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(Last revised 9/3/2018)
Day class: Lecture (001): 3:35 P.M. - 4:25 P.M. Monday, Wednesday, Friday Keller 3-210
Night class: Lecture (010): 6:30 P.M. - 9:00 P.M. Tuesday Tate Hall 101
|jparker (at) cs (dot) umn (dot) edu|
|Office||Shepherd Laboratories 391|
|Office Hours||Please see the "Office Hours" file on the class homepage (below).|
TAs: There are a number of TAs for the course. Their names, contact information, and office hours are posted in the "Office Hours" page on the class homepage.
Text: Walter A. Savitch, Problem Solving with C++ Pearson, (10th edition). There may also be other resources linked to the class web page.
Notes about the textbook:
Class Website: Announcements and information are provided through the class cs homepage and Moodle webpage. It's important to stay abreast of the information on the site as it is important and may change occasionally.
General course description: This course covers algorithm development and the principles of computer programming using the programming language C++. Topics include introduction to computers and computing, program development, C/C++ programming language syntax, and elementary numerical methods for scientists and engineers.
Prerequisites: CSci 1113 does not assume any previous programming knowledge; however, it does have a prerequisite of Calculus 1 (either Math 1271 or Math 1371 or Math 1571H or instructor consent). Some material from Calculus I will be used in 1113; moreover, the mathematical and logical reasoning skills used in Calculus I also play a significant role in this class.
Course Content and Components: The course involves 2.5 hours of lecture and 3 hours of "hands-on" computing lab per week. In addition you should expect to spend 5-10 hours per week on independent homework and reading assignments.
What you should expect to learn from this course: Upon successfully completing this course you should be able to:
Here is the amount each of the items will contribute to your overall grade:
Labs 15% Individual Homework 30% Quiz (Week 5: Day 10/3, Night 10/2) 5% Midterm 1 (Week 7: Day 10/17, Night 10/16) 10% Midterm 2 (Week 12: Day 11/21, Night 11/20) 15% Final Exam (Week 16: Day 12/17 at 8:00am, Night 12/18 at 6:30pm) 25%
Please note the important dates above carefully, as make-ups will be given only under extreme circumstances.
Grading for this course is on an absolute scale, so that the performance of others in the class will not negatively affect your grade. Final grades will be assigned based the following scale:
93.0% -- 100.0% A 90.0% -- 93.0% A- 87.0% -- 90.0% B+ 83.0% -- 87.0% B 80.0% -- 83.0% B- 77.0% -- 80.0% C+ 73.0% -- 77.0% C 70.0% -- 73.0% C- 67.0% -- 70.0% D+ 60.0% -- 67.0% D 0% -- 60.0% FFor S/N grading, a satisfactory grade (S) requires a weighted score of 70 or above.
Incompletes: will be given only in very rare instances when an unforeseeable event causes a student who has completed all the coursework to date to be unable to complete a small portion of the work (typically the final assignment or exam). Incompletes will not be awarded for foreseeable events including a heavy course load or a poorer-than-expected performance. Verifiable documentations must be provided for the incomplete to be granted, and arrangements for the incomplete should be made as soon as such the unforeseeable event is apparent.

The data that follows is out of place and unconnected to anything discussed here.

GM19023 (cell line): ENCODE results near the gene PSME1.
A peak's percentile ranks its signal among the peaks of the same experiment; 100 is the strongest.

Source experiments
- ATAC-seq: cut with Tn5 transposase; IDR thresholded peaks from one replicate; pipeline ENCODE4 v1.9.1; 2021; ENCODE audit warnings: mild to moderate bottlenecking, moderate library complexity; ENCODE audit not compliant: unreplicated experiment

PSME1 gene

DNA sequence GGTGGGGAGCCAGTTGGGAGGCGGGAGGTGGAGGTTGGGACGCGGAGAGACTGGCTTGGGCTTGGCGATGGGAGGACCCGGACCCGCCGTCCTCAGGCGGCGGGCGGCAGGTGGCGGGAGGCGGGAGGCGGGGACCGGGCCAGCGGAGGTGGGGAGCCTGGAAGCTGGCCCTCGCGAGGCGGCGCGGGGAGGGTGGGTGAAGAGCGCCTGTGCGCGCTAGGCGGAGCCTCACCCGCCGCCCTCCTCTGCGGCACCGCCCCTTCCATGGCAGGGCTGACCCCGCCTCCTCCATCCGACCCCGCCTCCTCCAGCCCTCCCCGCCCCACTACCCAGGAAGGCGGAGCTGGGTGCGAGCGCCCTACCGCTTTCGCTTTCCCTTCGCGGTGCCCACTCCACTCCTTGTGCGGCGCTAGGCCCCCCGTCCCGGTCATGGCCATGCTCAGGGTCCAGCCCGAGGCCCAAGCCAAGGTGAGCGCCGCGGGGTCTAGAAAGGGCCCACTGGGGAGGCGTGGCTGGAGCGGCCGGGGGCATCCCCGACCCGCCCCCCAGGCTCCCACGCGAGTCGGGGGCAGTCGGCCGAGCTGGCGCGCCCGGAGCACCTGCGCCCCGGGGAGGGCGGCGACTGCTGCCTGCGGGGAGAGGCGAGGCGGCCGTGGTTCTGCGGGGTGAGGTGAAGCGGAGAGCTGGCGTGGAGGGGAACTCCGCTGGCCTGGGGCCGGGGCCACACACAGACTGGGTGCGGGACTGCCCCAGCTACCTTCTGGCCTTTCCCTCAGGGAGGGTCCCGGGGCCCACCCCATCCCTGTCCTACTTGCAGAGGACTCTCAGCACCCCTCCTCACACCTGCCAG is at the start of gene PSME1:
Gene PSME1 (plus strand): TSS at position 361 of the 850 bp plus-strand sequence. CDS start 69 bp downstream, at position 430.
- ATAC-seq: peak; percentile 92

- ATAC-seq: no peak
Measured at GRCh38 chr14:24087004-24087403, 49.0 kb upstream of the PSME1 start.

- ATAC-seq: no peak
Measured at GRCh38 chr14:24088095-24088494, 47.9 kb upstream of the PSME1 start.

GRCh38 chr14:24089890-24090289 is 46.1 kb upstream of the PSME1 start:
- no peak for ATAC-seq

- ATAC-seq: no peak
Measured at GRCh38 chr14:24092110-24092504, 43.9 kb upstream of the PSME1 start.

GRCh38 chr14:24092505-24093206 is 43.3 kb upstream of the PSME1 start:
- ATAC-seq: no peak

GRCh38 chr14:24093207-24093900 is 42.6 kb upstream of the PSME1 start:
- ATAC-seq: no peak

Expected effort and participation: This is a four credit class that involves considerable effort. Most students find that this class requires 10 -- 15 hours of work during most weeks.
Withdraws: You are free to withdraw from the class up to the end of the tenth week of classes. Withdrawing thereafter is up to the college, and is not automatic. If you are not doing as well as you had hoped and are considering withdrawing, please do so by that date.
Scholastic conduct: The amount of collaboration allowed on assignments is detailed here. In general, you are free to discuss assignments with others, but you must work out and write your own solutions. Copying others' answers, or letting another person copy your answers is a serious situation and can result in failing the course. If you have any questions about what is and is not allowable in this class, please ask the course instructor.
Disability Accommodations: We desire to make learning rewarding and fun for all students and make every attempt to accommodate anyone who has a desire to learn. If you require special classroom or test-taking accommodations, you need to contact the University Disability Services and also notify the instructor as soon as possible at the start of the semester (no later than 3 weeks prior to the first examination).
Students Mental Health and Stress Managment: As a student you may experience a range of issues that can cause barriers to learning, such as strained relationships, increased anxiety, alcohol/drug problems, feeling down, difficulty concentrating and/or lack of motivation. These mental health concerns or stressful events may lead to diminished academic performance or reduce a student's ability to participate in daily activities. University of Minnesota services are available to assist you with addressing these and other concerns you may be experiencing. You can learn more about the broad range of confidential mental health services available on campus via http://www.mentalhealth.umn.edu/.
Other: Please check your registration carefully for accuracy.